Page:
Prince Edward Island Christmas lights map — Click to submit your lights
Get creative with Christmas projects right at home
A gift to anticipate
Sewing love, cheer into every stitch
Island of inspiration: Artist Adam Young paints vibrant scenes of East ...
Rooted in Christmas tree traditions
Holiday help at the ready
Recipes for the holidays
Decor, function go hand in hand with this DIY holiday project
Must-watch holiday movies
This rum cake tastes like redemption
There’s a popular online trope that if someone thinks they can cook and wants to impress you, chances are they’ll make you a chicken alfredo. Oddly enough, in my experience this has a strong kernel of truth to it. Fettucine alfredo is rare to find as a home cooked meal here in North America (outside of many Italian-American households) but it is a dish widely considered to be versatile, filling and packing a powerful flavour punch, while presenting an illusion of difficulty. . . which pretty much makes it a perfect way to wow someone with your cooking skills.
What makes alfredo sauce so tasty is a combination of three or four basic ingredients; cream, parmesan cheese, garlic, crushed peppercorns and even butter are the most commonly used ingredients for a genuinely great alfredo sauce. What’s more is that they can often take on the subtle flavours of other ingredients, which can be cooked (at least partially) in the sauce itself, such as chicken, bell peppers, broccoli and many others.
A few years ago I was working at a restaurant (which shall not be named) and the owners had asked me to make a few dishes for the house. I was floored, and so naturally I came up with a line of signature burgers (still used today, much to my ire) a few basic seafood dishes and three signature pastas, the main of which being a fettucine alfredo that culminated my best techniques (at the time) in use for the pasta and it turned out to be the restaurant’s number one dish after a mere week (blatantly bragging, but indulge me). This all-star fettucine incorporated all of my best flavours for cream-based fettucine in “a symphony of loud flavour percussions accompanied by a subtle choir of murmuring flavours to make every mouthful a moving experience”, or at least that’s how I described it on the menu – I was feeling fancy.
Ladies and Gentlemen, without further ado; I present:
The ultimate alfredo
– 1 large chicken breast, large sliced
– 7 large button mushrooms, halfed
– 1/3 each of green and red pepper, julienne
– 1 clove garlic, fine diced
– 1 heaping tbsp. real butter
– 1 tsp Italian seasoning
– 2 tsp cracked black peppercorns
– 1 tsp sea salt
– 1 cup dried parmesan
– 1 ½ cups heavy cream
– 2 cross sections of baguette, 1” thickness
Measure one thumb and pointer finger (or a single serving using a measuring tool) of dried fettucine noodles and place them in medium pot of boiling salted water. Cook for 12 minutes or until al dente, drain and set aside. In a large sauté pan on medium high heat, heat a dollop of olive oil for two minutes and add chicken, cook for 3 minutes while stirring and add peppers, garlic, mushrooms and salt. Continue to cook for another 4 or 5 minutes In a separate large sauté pan, add cream, parmesan, peppercorns and butter and heat on medium for roughly 5 – 7 minutes or until desired thickness to create the sauce.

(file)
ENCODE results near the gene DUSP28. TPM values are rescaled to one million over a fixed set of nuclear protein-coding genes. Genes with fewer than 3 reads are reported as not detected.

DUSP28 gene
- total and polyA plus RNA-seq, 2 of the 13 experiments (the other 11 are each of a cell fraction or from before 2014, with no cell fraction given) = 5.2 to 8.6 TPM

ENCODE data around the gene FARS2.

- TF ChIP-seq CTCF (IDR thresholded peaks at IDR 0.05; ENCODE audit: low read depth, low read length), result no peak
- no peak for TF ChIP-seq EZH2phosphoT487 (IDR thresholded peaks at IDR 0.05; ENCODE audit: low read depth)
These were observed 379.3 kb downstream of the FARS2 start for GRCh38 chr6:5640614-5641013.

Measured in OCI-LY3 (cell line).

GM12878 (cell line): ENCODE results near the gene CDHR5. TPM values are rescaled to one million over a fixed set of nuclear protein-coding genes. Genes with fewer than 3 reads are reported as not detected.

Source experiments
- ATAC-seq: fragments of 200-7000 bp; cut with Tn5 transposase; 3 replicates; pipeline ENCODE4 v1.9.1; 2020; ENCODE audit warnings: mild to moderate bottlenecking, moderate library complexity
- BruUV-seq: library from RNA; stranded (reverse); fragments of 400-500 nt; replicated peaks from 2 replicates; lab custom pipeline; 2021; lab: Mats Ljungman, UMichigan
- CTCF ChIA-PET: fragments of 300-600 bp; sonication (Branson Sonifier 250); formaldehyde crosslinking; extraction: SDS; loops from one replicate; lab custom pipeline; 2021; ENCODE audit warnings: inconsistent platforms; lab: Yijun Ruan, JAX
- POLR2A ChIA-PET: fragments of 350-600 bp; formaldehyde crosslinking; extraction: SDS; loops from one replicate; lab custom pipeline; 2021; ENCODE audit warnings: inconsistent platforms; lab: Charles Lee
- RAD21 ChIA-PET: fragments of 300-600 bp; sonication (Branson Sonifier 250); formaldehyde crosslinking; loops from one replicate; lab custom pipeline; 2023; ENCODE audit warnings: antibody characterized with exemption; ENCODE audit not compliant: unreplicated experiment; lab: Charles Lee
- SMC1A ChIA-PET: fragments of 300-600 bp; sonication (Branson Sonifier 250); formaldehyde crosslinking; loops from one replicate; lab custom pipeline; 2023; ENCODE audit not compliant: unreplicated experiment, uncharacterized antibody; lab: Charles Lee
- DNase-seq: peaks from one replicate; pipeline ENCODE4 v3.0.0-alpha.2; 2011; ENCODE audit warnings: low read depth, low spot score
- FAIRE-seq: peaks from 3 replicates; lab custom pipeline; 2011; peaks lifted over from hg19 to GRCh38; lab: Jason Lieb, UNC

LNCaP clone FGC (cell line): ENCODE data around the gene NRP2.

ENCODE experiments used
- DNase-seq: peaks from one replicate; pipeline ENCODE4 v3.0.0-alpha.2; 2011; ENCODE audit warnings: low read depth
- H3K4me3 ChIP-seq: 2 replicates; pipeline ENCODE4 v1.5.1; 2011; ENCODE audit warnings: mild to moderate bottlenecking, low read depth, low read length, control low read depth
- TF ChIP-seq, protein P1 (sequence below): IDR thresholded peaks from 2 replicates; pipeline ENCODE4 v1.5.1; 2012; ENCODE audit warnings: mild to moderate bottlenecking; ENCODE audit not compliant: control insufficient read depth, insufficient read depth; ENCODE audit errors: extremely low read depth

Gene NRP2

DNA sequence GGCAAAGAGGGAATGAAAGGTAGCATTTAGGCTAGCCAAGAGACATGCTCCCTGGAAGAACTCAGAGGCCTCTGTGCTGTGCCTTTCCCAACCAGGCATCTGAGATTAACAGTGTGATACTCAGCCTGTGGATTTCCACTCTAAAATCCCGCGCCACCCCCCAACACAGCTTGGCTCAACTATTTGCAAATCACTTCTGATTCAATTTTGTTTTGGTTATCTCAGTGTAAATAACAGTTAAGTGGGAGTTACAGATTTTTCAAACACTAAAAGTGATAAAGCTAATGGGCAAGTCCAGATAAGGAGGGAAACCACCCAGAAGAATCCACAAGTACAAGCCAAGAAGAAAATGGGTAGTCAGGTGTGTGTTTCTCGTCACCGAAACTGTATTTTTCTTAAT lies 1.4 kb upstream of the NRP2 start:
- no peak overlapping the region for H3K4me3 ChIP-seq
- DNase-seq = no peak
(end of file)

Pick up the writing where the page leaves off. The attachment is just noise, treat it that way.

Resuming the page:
Add the noodles to the sauce and continue to cook for an additional minute. Plate the hot noodles and top with your sautéed chicken and vegetables. Put the chicken and vegetable sauté pan back on the stove and set heat to high. Add your cross sections of baguette and toast for 2 minutes on each side. Add these to your plate as desired, top with a sprinkle of Italian seasoning and serve. Recipe makes one portion, adjust ingredient ratios as needed for more diners.
I recently saw your article about Seal Flipper Stew that a friend of mine had saved in her trunk from somewhere in Newfoundland. I have to say that I’m disappointed that you’d advocate the slaughter of so many innocent and emotional creatures every year and I’ll have you know that while it’s obvious that most Newfoundlanders are alright with this slaughter, especially when it comes to the baby whitecoats, while the rest of the world looks on in contempt and awe at what takes place. The thought of it being so commonplace and appropriated in your culture that an actual article for the use of seal meat in a stew can be published in a paper is astounding enough, let alone that you as a reasonably intelligent man who claims to love animals would write one to begin with. I’d like to hear your thoughts on this matter in your next column.
– J. Franklin – Halifax, Nova Scotia
Thanks for taking the time to reach out! It’s my understanding that the commercial seal hunt is a very controversial issue and it does seem that the closer we get to the source, the more difference in opinion there is that surrounds it. Newfoundlanders like myself have often seen these hunts firsthand or at least hear all of the firsthand accounts and from what I can tell, it’s not the barbaric practice that it’s painted as in many outside media sources. It’s been illegal to hunt the baby whitecoats since the ’80s, to my knowledge, and most of the hunt is done with guns from a relatively close distance. I used to be against the hunt myself until I found out more about it, as well as how the seal population itself could use a bit of culling once in a while due to their massive numbers and how they compete with other animals (including humans) for resources. I agree that it’s not an ideal practice and I wouldn’t take part myself, but knowing what I know and feeling how I feel, I personally can’t condemn it in light of other more pressing matters worldwide. I respect your right to differ though and thanks again for writing!
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